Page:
“There he gave us the mission to move to Laguna del Tesoro, and from there we should attack together with the tanks and the support of the artillery the positions of the mercenaries who controlled the highway from Pálpite to Playa Larga.”


“Fidel gave us details about the characteristics of that swampy area, difficult to access through a single road with swamps and vegetation on both sides.  He warned us it was a difficult mission, but it would be a historical mission because we had to expel the enemy from their positions.


“Column No. 1 was made up by around 600 men. Under its command there were two bazooka and fire launchers companies that we had at the INRA.


“While I received Fidel’s orders, I ordered one of the chiefs to deploy the Column nearby the central highway, but there was some confusion, and part of the artillery continued to Colón.  I tried to advise them to return, but I had no other choice than to inform the Commander what had happened.  He told me he would be in charge of locating the rest of the troop and send it to the theatre of operations.”


In the afternoon I was already at the theatre of operations and I sent a handwritten order to Captain Fernández:




“I have decided to send the other twelve howitzers and support them with two multiple machine guns batteries and also an antiaircraft canon battery because I think it is extremely important to open an infernal barrage.  Try to shoot as many howitzers as you can in barriers.


Fidel, Australia sugar mill.  April 17, 1961.


7 p.m.


Testimony by José R. Fernández Álvarez:


“While Fidel was there –and he stayed up to the night, or until late in the afternoon, because in the evening he left for Pálpite- the antiaircraft artillery arrived. Artillery batteries as well as tanks arrived.  Fidel had followed the strategy of moving these forces, which are easily identifiable from the air, and had no good antiaircraft defense, such as the artillery and the tanks, to Jovellanos and concentrate them there.  During the evening he would move them to the combat zones.  But afterwards, some of those units moved during the day, although, as a general rule, the strategy was to move them during the night.  The truth is that, at dusk, Fidel authorized us to move to Pálpite and organize the attack on Playa Larga.  We had the protection of the antiaircraft artillery.  We moved five tanks, four 122 mm howitzers batteries; two or three 85 mm cannons batteries and a 120mm mortars battery.”


Testimony of bodyguard Bienvenido Pérez Salazar (Chicho):


“He stayed for some time there in the Australia sugar mill, and then he left Augusto Martínez as chief of operations. (The second chief was medical doctor Commander Oscar Fernández Mell, chief of Military Health Care).  All of a sudden the cars left for the swamp, and I go back to look for Santiago Castro, but he did not appear.  He had overslept beside the car.  He was lying on the grass.  I had never seen a war or anything like it and I was a little bit excited with all that, but Santiago was so calmed as if there was no war. Then, when I approached Santiago Castro, Augusto Martínez came to me and told me: ‘You can not go; you have to stay here with me, because I stayed here as a chief.  And then I asked him: ‘Tell me, did you discuss that with the Commander? He said, ‘Yes, yes, you have to stay here with me’.  He was alone and he was rather trying to find a comrade to support him.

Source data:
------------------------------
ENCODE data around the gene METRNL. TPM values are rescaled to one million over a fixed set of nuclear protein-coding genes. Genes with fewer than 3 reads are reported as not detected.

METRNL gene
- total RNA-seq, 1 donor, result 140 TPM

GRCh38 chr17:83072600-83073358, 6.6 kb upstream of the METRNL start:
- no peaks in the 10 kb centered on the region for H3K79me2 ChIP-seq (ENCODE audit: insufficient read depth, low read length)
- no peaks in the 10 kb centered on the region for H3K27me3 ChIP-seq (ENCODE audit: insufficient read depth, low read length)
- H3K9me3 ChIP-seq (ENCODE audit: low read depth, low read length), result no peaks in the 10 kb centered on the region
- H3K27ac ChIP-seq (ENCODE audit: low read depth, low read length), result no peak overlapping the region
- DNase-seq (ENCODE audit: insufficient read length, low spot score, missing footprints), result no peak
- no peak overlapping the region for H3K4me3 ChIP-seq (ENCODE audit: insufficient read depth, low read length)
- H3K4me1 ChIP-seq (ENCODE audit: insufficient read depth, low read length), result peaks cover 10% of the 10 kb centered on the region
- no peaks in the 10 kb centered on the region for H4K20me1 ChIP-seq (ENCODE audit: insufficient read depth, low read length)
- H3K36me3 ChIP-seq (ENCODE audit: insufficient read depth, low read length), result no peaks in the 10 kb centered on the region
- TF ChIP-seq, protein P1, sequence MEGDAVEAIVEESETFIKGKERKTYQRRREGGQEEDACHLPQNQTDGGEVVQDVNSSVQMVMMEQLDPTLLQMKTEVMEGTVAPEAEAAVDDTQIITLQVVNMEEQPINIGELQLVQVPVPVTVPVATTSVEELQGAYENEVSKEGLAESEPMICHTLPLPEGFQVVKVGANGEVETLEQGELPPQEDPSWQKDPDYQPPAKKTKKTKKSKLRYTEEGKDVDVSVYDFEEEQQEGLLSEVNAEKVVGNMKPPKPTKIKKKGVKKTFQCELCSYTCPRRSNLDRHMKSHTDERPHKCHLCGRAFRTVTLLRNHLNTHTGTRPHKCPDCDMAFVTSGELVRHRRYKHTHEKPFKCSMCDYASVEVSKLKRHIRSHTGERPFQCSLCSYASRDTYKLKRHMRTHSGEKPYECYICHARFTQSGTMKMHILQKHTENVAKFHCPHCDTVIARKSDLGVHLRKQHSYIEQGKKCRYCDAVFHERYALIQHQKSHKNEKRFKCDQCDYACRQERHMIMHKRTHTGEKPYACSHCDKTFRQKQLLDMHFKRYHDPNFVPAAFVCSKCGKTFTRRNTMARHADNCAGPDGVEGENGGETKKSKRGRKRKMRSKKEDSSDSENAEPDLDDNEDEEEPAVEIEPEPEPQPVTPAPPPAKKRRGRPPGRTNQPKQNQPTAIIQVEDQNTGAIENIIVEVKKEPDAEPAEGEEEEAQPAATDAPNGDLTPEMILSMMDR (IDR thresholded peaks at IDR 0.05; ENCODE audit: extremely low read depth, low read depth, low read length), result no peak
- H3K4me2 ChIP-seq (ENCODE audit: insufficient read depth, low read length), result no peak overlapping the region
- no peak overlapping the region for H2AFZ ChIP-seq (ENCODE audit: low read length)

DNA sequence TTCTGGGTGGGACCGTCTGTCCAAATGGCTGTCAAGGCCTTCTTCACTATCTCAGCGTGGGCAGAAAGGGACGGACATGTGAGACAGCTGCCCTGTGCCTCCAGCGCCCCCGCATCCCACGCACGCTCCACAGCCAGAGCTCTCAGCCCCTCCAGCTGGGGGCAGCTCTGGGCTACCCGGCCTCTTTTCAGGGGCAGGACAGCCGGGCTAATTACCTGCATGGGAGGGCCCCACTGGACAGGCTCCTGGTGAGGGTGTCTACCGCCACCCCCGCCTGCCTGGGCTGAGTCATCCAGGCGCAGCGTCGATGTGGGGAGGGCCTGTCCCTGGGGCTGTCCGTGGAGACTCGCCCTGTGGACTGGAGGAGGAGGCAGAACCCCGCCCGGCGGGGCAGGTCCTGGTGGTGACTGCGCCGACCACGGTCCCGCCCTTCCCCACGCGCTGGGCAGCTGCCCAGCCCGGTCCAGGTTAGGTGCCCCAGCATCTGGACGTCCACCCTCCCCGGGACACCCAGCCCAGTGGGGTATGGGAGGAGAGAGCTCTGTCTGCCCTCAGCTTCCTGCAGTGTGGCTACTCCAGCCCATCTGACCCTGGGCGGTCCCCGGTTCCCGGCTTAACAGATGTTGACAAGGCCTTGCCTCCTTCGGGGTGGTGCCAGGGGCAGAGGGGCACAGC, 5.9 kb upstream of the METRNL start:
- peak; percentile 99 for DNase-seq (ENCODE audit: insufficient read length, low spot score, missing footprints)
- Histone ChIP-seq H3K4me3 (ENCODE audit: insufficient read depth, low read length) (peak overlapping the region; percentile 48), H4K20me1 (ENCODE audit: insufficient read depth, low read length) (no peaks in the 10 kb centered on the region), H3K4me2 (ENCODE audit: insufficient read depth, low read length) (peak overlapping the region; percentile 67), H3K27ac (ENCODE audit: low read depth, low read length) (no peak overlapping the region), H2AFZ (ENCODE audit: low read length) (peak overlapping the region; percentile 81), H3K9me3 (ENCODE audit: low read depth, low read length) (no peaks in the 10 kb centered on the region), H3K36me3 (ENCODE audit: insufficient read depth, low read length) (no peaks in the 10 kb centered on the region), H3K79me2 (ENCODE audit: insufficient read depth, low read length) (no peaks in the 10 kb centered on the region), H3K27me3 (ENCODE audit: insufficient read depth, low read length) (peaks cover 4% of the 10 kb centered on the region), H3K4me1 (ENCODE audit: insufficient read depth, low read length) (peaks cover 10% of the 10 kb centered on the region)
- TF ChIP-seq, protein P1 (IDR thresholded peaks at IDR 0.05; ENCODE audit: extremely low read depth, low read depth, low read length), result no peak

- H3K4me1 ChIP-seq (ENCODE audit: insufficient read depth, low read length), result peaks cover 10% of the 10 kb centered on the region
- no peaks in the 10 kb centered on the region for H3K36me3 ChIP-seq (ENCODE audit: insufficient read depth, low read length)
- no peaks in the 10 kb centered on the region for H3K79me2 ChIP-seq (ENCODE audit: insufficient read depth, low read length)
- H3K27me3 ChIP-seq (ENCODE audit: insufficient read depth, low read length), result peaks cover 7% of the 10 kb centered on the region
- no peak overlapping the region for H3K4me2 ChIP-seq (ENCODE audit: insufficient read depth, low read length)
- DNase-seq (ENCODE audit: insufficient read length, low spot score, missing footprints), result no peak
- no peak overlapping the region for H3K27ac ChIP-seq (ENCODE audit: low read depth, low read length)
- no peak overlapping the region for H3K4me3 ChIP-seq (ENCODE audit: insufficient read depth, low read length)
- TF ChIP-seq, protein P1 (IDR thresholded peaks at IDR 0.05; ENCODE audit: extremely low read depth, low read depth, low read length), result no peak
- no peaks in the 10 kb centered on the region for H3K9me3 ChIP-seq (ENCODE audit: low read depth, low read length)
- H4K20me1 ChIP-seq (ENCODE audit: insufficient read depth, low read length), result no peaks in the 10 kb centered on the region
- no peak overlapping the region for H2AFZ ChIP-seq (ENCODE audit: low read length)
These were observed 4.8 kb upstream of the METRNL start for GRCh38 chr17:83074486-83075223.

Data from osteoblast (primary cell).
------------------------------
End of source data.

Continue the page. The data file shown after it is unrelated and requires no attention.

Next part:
“I am staying, but I am still worried that the Commander is around the combat zone.  I was planning the way to leave Augusto anyway, not because it was Augusto, because I felt a profound respect towards him.  But the thing was that I was part of Fidel’s security detail, I was not Augusto’s bodyguard.  Then it becomes necessary to send Fidel a message informing him that there was another landing taking place through Bahía Honda.  Augusto was looking for a guide to take the message there.  It was already dark.  Then I told Augusto: “I am the guide; I know how to walk down this road day or night, because the Commander comes very often around that area.  I know that road perfectly well”.  I told him I could move down that road even with my eyes closed.  He did not want to give me the message, until he realized that I was the best suited person to do that.


“Santiago Castro and I left for La Boca.  There were vehicles all along the road, and it was a whole drama to reach the place, because we were traveling with our lights off.  We arrived at the place where the Commander was in a meeting with other comrades, explaining to them the strategy, the plans to move on, and I handed over the message to him.


 “That was the moment when he handed over to Flavio –I think it was him- all those documents, all the maps, in order to go back, to return to Havana.  But he decided to keep on and we went into Pálpite.  He was there, analyzed the situation, returned to the Australia sugar mill and from there to Havana.”


Testimony of bodyguard Santiago Castro Mesa:


“I stayed to take care of the car.  I lied on the grass and fell asleep. They came out all of a sudden and Chicho could not find me.


We had spent four nights without sleeping, without even closing our eyes.


“On the evening of April 17, we went up to La Boca de la Laguna del Tesoro and continued to Pálpite.  The road to Girón was under construction.  Almost all of it was covered with gravel. A layer of asphalt had been applied to it but, since it was inside the swamp, the pavement had subsided.  The right side of the road was occupied by the tanks, the artillery and the vehicles with the infantry.  Only half of the road was available and we had to drive in the dark with the support of the comrades of the Rebel Army and the militias who were alongside the road.